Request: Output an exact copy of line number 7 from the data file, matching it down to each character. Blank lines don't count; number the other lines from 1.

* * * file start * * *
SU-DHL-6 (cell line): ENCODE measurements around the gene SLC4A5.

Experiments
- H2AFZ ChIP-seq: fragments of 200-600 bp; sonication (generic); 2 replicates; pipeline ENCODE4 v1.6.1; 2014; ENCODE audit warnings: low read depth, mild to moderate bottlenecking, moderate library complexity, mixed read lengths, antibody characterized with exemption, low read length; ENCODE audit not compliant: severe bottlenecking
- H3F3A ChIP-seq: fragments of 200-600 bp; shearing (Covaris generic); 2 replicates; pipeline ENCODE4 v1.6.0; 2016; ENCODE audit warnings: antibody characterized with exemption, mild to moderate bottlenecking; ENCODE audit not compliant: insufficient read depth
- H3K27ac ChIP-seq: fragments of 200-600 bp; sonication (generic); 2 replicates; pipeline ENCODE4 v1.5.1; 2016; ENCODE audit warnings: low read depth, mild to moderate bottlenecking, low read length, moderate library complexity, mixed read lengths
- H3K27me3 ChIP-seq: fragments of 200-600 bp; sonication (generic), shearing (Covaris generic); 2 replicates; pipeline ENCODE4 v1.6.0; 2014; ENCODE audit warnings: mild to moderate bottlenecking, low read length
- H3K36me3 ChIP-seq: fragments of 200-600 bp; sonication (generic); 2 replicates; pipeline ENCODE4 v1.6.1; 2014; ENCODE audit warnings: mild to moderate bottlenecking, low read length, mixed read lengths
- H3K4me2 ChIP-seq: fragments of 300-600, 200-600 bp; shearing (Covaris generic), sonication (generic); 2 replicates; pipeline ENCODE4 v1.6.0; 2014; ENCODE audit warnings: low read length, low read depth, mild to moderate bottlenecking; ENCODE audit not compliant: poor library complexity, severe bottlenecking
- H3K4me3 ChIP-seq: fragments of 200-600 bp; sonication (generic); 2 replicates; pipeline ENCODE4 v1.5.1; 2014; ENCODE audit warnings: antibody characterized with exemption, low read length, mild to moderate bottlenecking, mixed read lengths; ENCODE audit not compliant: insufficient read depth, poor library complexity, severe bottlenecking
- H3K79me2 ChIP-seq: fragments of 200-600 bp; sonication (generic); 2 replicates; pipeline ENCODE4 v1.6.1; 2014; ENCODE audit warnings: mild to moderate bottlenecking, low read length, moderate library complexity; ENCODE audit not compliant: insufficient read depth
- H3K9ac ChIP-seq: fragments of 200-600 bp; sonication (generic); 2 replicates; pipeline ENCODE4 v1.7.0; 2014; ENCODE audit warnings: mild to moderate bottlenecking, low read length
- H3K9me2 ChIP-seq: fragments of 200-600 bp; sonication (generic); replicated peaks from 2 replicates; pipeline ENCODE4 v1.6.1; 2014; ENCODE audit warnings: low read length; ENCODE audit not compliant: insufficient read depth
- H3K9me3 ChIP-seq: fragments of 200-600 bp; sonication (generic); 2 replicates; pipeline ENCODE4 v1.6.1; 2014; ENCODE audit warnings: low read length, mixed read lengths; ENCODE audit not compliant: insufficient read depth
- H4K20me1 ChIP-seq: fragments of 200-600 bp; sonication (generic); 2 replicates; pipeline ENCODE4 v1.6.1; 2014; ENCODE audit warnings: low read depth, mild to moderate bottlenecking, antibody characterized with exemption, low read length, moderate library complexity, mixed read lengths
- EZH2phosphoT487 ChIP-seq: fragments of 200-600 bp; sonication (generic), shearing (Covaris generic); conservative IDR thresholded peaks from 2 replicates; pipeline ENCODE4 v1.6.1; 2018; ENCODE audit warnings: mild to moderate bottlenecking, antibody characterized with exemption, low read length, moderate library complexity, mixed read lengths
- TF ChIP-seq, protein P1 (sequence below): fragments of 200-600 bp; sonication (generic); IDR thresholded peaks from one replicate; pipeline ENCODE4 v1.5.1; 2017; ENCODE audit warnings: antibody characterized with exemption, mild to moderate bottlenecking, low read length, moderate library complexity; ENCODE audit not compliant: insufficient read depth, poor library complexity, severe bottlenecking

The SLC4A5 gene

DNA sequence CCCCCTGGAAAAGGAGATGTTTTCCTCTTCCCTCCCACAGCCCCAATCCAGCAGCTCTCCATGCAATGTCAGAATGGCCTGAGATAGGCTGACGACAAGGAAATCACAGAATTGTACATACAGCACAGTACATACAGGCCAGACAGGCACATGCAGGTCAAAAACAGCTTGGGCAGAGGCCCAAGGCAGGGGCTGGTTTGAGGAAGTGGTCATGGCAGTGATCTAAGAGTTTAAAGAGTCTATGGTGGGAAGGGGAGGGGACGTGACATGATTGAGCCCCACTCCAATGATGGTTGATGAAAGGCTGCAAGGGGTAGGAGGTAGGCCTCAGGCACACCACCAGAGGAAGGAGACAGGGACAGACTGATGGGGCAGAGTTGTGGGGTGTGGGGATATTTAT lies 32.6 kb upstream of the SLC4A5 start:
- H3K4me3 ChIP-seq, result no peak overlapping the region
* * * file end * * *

- H3K36me3 ChIP-seq: fragments of 200-600 bp; sonication (generic); 2 replicates; pipeline ENCODE4 v1.6.1; 2014; ENCODE audit warnings: mild to moderate bottlenecking, low read length, mixed read lengths